263. (C. p. 224).—The abbot of Holmcoltran before Hugh de
Cressingham and his fellow justices claimed free warren in all his
demesne lands in Flemingby; also sea-wrack in Holmcoltran, and
freedom from suits, county courts, wapentake, common of
amercements, fines, tolls, passage, pontage and stallage .
263a.(H. 1).—Pleas of the Crown before Hugh de Cressingham and other justices itinerant at Carlisle, on the morrow of All
Souls, 20 Edward [Nov. 1st, 1292]. Bailiwick of Cumberland and
Allerdale; re sea-wrack claimed by the abbot of Holmcoltran
throughout the island of Holmcoltran; also by Thomas f. Lambert
de Multon in all his lands in Coupland and by the abbot of St.
Mary's, York, in all his lands in Coupland, by what warrant is
unknown. They appeared in person. The abbot of Holmcoltran said that his predecessors were seised of sea-wrack, etc.
and the jury found this, etc. [sic]; therefore the king may have a
writ against him if he should desire it, etc. [sic]. As to the abbot
of St. Mary's and Thomas f. Lambert, the case is tried elsewhere
264. (C. pp. 225-231).—Pleas before Hugh de Cressingham
and his fellow justices at Carlisle, 20 Edward. The king by
William Hynge v. the abbot of Holmcoltran claims the island of
Holmcoltran and 30 acres of land and 8 acres of meadow at
Hildekyrk, of which king Henry his great-grandfather was
seised. The abbot in person replied with the charters of king
Henry, king Richard and king John giving the bounds of the
grant of Holmcoltran and Rabi; and as to Hildekirk he showed
the charters of king John and king Henry III. Then Hugh de
Multon, Robert de Haverington, Hubert de Multon and William
de Boyvill, knights, elected the following:—John de Hodliston,
Robert de Feritate, Thomas de Culwenne, Thomas de Neuton,
John de Terriby, Richard de Kirkebrid, Thomas de Derwentwater, Henry de Seburham, Geoffrey de Seburham, Adam de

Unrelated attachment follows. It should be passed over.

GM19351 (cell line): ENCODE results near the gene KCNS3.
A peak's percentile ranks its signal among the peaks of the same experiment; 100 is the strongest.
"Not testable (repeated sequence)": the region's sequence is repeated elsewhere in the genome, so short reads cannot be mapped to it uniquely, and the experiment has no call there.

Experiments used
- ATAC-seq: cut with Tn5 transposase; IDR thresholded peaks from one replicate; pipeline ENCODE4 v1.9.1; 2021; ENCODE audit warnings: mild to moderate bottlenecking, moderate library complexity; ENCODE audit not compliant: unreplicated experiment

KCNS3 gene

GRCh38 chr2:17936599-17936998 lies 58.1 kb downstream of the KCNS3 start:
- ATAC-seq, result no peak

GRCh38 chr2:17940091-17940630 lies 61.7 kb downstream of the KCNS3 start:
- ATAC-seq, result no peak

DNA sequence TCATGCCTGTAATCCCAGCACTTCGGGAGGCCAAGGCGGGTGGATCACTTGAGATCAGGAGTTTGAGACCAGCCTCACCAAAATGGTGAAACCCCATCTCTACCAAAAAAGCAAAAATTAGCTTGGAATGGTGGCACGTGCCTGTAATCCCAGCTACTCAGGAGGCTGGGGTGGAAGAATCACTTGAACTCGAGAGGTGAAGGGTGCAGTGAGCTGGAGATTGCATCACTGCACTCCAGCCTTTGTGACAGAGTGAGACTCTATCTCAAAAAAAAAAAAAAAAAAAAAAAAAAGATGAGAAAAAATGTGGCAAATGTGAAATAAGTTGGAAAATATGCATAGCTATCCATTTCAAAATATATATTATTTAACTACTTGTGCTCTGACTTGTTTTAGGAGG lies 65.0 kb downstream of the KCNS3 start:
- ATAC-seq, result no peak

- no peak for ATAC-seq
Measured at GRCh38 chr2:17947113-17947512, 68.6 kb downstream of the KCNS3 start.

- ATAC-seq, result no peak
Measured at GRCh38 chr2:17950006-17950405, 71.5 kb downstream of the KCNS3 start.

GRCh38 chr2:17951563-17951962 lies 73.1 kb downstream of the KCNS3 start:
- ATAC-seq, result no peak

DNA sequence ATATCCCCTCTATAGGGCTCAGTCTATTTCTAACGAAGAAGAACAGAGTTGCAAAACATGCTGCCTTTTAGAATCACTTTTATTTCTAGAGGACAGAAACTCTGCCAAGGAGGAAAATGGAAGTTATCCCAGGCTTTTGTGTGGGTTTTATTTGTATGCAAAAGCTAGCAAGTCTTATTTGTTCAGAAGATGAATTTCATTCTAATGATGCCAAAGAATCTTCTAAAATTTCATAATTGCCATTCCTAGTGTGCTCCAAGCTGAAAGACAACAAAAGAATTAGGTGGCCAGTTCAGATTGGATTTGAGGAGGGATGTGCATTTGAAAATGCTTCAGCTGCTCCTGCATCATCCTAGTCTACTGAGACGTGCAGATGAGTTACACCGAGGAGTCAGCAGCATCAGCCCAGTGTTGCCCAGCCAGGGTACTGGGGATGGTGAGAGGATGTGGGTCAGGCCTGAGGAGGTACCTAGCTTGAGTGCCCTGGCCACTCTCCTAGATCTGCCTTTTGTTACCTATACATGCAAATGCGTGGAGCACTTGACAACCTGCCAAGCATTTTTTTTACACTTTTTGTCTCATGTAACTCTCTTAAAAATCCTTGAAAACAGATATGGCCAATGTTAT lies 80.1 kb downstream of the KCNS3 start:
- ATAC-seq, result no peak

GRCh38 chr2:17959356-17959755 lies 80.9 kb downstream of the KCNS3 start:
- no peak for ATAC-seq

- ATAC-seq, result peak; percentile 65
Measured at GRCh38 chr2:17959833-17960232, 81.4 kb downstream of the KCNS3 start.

Dolfinby, Walter de Bampton, Robert de Wyterigg and Richard
de Laton; who said on their oath that the abbot had more right
in the above than the king. The enquiry was postponed sine die.
Fines paid at the visit to Carlisle of H. de Cressingham and other
justices 21 Edward [I, 1293], £1705 12s. 4½d.
The same abbot was summoned to show by what warrant he
claimed to be free of common fines, amercements and suits of the
counties and wapentakes, toll, pontage, passage, lestage and stallage [i.e. tolls at ports and fairs], free warren in Flemingby, seawrack (wreckum, anything cast up by the sea) and 'wayf' (the
Latin bona waviata, goods abandoned by the owner or by the thief
who had stolen them) in Holmcoltran. He replied in person by
exhibiting charters of King John and King Edward; he did not
claim 'wayf' but he claimed sea-wrack by king Henry's charter
giving the whole island of Holmcoltran, etc. William Hynge
objected that the said charter did not expressly mention seawrack, but the abbot replied that his predecessors had always
taken wrack before the time of King Richard without hindrance.
The jury found that all these rights had been enjoyed by the
abbey, including sea-wrack.
In the octave of St. Hilary, 22 Edward [I, 1294] at York, the
abbot appeared by attorney. Roger de Hegham, in place of
William Hinge, pleaded that sea-wrack was not expressly included
in the charter of Henry [II] and was a crown right, not the appurtenance of any tenement. It was considered that the king
should recover sea-wrack against the abbot. The coroners of
Cumberland were directed to make a sworn statement of the
value of the sea-wrack and put it before the justices within three
weeks after Easter, and the sheriff to charge it in his accounts.
As to other liberties named in the charter, the enquiry was